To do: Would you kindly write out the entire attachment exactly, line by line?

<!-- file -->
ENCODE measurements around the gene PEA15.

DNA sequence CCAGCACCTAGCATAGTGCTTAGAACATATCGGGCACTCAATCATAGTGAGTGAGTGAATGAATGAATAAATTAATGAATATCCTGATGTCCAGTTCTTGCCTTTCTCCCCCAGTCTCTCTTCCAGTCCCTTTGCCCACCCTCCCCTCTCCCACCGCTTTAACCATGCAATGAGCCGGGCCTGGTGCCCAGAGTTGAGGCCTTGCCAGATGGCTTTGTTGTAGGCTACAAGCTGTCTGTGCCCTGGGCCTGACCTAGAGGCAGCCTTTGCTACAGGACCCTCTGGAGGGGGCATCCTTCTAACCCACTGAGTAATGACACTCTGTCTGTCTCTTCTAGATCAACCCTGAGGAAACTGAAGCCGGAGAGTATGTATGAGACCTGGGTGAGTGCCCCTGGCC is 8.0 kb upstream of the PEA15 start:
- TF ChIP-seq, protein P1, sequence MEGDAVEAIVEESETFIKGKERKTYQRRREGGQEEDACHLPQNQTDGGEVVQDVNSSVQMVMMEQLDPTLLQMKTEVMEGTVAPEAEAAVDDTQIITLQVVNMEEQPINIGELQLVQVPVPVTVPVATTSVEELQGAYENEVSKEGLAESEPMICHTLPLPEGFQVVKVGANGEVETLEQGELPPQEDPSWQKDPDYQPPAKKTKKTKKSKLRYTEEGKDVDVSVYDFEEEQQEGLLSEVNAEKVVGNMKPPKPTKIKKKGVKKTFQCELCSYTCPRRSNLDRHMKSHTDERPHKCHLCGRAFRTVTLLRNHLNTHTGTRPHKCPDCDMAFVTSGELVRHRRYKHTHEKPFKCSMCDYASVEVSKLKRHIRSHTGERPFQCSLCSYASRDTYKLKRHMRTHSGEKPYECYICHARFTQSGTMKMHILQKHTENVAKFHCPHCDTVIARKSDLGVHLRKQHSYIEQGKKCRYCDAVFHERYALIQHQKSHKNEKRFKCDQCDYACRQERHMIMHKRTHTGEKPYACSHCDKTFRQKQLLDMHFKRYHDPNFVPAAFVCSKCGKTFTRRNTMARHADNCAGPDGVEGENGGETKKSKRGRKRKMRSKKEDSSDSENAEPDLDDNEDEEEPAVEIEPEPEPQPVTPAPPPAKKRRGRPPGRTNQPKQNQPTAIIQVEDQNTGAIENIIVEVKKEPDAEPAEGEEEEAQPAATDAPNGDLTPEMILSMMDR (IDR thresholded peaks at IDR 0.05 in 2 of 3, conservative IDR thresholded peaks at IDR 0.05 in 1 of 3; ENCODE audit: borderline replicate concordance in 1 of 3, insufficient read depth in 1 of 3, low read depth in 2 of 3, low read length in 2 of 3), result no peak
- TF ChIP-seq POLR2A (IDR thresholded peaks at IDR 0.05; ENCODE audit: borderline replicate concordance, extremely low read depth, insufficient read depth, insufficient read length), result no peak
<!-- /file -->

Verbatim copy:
ENCODE measurements around the gene PEA15.

DNA sequence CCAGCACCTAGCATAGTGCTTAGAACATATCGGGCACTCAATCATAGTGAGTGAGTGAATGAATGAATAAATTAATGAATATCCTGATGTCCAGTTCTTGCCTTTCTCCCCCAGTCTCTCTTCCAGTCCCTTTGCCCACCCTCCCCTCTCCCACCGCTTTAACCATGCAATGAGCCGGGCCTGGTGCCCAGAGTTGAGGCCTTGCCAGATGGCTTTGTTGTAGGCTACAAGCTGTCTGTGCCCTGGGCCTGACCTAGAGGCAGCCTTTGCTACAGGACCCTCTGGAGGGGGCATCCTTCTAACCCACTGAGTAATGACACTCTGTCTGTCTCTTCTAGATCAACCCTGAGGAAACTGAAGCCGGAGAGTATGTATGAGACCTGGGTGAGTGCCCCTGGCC is 8.0 kb upstream of the PEA15 start:
- TF ChIP-seq, protein P1, sequence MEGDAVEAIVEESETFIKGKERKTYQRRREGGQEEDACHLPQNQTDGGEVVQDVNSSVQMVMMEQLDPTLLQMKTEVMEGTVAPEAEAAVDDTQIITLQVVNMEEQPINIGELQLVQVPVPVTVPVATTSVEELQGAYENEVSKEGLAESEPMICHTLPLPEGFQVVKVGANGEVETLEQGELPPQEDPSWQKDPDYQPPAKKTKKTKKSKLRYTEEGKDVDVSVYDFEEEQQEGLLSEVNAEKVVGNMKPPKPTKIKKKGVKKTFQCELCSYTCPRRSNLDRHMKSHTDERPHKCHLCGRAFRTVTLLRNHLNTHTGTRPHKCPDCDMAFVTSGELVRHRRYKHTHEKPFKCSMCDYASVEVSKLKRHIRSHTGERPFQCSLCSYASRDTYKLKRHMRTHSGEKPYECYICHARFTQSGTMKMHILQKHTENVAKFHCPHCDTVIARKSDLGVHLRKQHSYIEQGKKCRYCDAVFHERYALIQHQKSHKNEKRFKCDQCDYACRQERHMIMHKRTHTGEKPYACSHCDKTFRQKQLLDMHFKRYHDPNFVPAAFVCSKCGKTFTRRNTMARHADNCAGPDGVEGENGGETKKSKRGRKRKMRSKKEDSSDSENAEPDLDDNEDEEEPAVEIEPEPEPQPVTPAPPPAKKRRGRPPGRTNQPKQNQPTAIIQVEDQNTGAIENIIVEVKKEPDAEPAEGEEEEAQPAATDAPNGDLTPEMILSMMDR (IDR thresholded peaks at IDR 0.05 in 2 of 3, conservative IDR thresholded peaks at IDR 0.05 in 1 of 3; ENCODE audit: borderline replicate concordance in 1 of 3, insufficient read depth in 1 of 3, low read depth in 2 of 3, low read length in 2 of 3), result no peak
- TF ChIP-seq POLR2A (IDR thresholded peaks at IDR 0.05; ENCODE audit: borderline replicate concordance, extremely low read depth, insufficient read depth, insufficient read length), result no peak